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Title: Understanding the small tourism business owner in historical towns : the change of attitude with destination evolution
Authors: Wang, Sha
Degree: Ph.D.
Issue Date: 2015
Abstract: Tourism offers opportunities for an easy entry into a number of business types, usually small or micro in size, that specifically appeal to both sole proprietors and families.Interest in these businesses often relates more to lifestyle, locational, and leisure preferences than to the desire for profit or security (Ateljevic & Doorne, 2000; Getz & Carlsen, 2000). A few researchers have classified small tourism business owners from the motivation perspective. For example, Shaw (2003) proposed a bifurcated approach by drawing a distinction between business-and lifestyle-oriented business owners.However, a systematic comparison between lifestyle-and business-oriented businesses is lacking, and the vital influence of motives and dynamics on business and entrepreneurship in tourism and hospitality has been downplayed or ignored (Getz & Carlsen, 2005). Small tourism businesses have existed for many years in various destinations, particularly in several historical/cultural heritage towns. For example, township destinations in China are highly popular. With tourism development in historical towns, such destinations have undergone several changes in the economic, physical, and social aspects. To date, a significantly limited literature has directly related destination evolution to small tourism firms and investigated the development process of such businesses from a dynamic perspective; this gap is addressed by the present study. Therefore, the main purpose of this research is to provide insights into what may happen to small tourism business owners' attitudes toward owning small tourism businesses over time as a destination evolves.As an exploratory research, a qualitative approach was applied in this study. The Old Town of Lijiang, a popular and representative historical town in China, was chosen as the study area, and the guest house was selected as the research target. Qualitative data were obtained from in-depth interviews with the guest house owners and the collection of secondary data.Content analysis driven by analytic procedures grounded on theory, which include open,axial, and selective coding, was conducted to analyze the in-depth interview data involving 46 informants. Based on these data, the present study identifies four patterns of the change (or maintaining) of owners' attitudes in conducting business over time as destinations evolve. These patterns are change of attitude from lifestyle orientation to business orientation, maintaining of attitude of lifestyle orientation, change in attitude from business orientation to lifestyle orientation, and maintaining of attitude of business orientation. The factors influencing the change (or maintaining) in attitudes under each pattern are also explored.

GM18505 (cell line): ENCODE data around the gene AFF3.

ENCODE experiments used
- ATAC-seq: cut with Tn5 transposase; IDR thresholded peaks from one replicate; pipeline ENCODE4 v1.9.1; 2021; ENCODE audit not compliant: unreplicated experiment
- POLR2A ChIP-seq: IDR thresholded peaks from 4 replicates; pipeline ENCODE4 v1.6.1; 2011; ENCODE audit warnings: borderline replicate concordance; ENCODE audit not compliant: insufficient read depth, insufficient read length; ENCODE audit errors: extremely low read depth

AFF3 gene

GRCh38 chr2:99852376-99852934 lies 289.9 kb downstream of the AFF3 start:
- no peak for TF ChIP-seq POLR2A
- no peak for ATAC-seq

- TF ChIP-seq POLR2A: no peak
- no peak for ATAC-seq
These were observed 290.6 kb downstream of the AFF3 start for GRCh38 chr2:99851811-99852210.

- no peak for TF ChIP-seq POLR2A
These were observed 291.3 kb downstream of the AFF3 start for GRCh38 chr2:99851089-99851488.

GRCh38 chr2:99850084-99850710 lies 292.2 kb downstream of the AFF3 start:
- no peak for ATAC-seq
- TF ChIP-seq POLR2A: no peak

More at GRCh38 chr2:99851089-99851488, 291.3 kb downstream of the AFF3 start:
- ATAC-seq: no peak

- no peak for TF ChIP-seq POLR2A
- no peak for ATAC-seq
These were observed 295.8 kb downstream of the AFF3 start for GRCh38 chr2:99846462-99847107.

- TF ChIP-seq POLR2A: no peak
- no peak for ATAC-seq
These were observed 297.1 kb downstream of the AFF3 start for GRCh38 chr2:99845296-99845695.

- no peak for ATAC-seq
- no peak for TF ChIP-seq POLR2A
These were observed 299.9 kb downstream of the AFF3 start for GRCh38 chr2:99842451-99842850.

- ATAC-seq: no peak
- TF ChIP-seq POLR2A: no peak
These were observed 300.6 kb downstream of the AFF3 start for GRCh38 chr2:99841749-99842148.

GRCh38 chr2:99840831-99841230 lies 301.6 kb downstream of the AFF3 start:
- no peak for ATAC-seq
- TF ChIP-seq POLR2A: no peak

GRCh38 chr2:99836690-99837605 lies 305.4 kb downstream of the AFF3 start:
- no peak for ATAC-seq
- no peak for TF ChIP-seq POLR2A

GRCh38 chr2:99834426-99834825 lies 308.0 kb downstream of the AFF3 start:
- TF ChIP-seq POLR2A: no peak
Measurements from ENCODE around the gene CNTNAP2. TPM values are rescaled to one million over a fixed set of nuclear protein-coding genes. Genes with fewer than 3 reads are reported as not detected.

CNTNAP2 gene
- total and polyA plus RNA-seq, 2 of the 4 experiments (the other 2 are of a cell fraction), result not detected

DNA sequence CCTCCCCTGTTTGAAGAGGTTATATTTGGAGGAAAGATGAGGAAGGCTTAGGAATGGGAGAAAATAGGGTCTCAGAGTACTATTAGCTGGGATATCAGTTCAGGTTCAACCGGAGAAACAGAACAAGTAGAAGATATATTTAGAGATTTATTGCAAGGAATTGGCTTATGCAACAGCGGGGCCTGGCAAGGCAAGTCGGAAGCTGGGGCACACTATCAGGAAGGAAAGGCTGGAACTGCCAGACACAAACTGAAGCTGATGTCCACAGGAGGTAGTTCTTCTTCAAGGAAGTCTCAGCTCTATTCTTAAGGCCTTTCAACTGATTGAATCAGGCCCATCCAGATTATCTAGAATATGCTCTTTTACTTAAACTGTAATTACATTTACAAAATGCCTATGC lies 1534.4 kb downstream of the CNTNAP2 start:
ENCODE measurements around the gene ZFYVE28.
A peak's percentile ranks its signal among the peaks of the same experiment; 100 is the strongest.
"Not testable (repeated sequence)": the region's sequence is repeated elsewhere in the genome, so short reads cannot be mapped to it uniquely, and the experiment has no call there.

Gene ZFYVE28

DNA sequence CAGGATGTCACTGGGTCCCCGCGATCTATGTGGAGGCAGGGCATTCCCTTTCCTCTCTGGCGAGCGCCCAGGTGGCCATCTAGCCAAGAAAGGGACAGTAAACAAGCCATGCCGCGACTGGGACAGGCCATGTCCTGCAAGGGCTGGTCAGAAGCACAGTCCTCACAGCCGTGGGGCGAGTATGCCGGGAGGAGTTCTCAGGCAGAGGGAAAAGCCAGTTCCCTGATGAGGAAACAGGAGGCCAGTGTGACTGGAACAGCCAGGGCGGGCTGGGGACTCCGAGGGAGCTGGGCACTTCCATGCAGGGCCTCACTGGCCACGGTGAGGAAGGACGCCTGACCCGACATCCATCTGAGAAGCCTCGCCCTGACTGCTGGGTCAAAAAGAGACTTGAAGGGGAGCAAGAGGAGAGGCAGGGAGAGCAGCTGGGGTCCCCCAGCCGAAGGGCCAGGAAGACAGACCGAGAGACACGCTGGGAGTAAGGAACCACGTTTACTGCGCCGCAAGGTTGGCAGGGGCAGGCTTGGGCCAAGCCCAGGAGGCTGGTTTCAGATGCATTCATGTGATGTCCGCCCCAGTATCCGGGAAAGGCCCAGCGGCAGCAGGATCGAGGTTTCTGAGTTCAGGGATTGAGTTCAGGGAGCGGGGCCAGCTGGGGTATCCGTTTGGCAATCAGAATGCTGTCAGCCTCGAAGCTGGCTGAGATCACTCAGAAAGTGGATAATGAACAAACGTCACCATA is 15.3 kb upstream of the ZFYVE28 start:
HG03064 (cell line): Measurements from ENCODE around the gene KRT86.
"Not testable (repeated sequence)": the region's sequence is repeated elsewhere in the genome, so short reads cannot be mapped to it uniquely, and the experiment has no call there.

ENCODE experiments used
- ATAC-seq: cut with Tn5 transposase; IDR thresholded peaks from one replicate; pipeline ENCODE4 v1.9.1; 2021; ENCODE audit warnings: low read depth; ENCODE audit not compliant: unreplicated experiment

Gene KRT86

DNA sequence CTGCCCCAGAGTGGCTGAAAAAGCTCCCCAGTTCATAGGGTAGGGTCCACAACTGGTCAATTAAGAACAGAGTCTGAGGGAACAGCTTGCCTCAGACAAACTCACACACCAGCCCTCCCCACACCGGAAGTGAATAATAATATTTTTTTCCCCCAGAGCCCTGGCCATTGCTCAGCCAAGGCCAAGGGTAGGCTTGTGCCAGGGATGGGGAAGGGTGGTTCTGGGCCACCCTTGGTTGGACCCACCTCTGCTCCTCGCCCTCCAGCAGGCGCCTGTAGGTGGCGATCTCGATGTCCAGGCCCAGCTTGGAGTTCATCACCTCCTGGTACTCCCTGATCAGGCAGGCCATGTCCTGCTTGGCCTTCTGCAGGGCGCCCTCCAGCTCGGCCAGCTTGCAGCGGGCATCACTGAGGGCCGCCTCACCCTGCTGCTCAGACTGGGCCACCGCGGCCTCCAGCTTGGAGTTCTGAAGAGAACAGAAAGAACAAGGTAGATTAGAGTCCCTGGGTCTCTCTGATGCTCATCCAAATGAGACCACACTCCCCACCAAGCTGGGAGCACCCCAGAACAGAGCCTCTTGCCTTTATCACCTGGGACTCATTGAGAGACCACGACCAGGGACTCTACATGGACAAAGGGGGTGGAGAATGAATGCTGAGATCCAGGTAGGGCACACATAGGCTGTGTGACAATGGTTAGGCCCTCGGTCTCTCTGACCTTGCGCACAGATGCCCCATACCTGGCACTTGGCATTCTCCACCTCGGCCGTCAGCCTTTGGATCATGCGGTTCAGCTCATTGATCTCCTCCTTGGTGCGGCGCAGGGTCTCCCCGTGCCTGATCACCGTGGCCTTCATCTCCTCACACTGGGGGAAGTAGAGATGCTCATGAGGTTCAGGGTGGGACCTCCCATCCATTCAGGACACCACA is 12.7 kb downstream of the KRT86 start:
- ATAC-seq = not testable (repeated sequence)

The present study also discusses the theoretical framework that has emerged from the data on this study{160}s association with the existing relevant theories. Six elements and four propositions from the discussion become the foundation for the theoretical framework describing the mechanisms that shape the change in attitude toward conducting small businesses over time in tourist destinations. The six elements involve the factors influencing the change in attitude, which can be divided into two themes, namely, personal factors and environmental facilitators. Three sets of personal factors are determined to lead owners directly to change their attitudes in doing business in tourism. These factors are owners' situated cognition (toward their own lives, the business industry, and the external living environment), ego intrinsic needs, and demographic factors over time (i.e., age and family status). Aside from the three sets of personal factors, another three sets of environmental facilitators are found to be effective in the change over time of small tourism owners' attitudes toward owning a business as a destination evolves. The sets of environmental facilitators are change in place (i.e., alterations in the physical, economic, social, and cultural aspects), change in tourists (i.e., the increasing number of tourist arrivals, alterations of tourist types, and changes in tourists' needs), and change in the business industry in the destination (i.e., the full, upgrading, and increasing cost of guest houses). These environmental facilitators directly affect owners' situated cognition and intrinsic needs, which lead to the change in owners' attitudes toward doing business indirectly. Four propositions are also discussed, namely, the dynamic perspective of understanding the small tourism business owner's attitude toward doing business,environmental facilitators, personal factors, and the process that shapes the change in attitude toward owning a small tourism business over time as a destination evolves.The results of this study indicate that the small tourism business owner's attitude toward conducting a business should be viewed as a dynamic perspective, which is an outcome of the interactive process of environmental facilitators and personal responses. As an exploratory research, this study provides an extensive and profound understanding of small tourism business owners' attitudes toward doing business over time as a destination evolves theoretically. This study also offers practical implications in the areas of small tourism business, particularly the guest house industry, and destination planning and management of Chinese historical towns.
Subjects: Tourism -- Management.
Hospitality industry -- Management.
Small business -- Management.
Hong Kong Polytechnic University -- Dissertations
Pages: xviii, 332 pages : illustrations
Appears in Collections:Thesis

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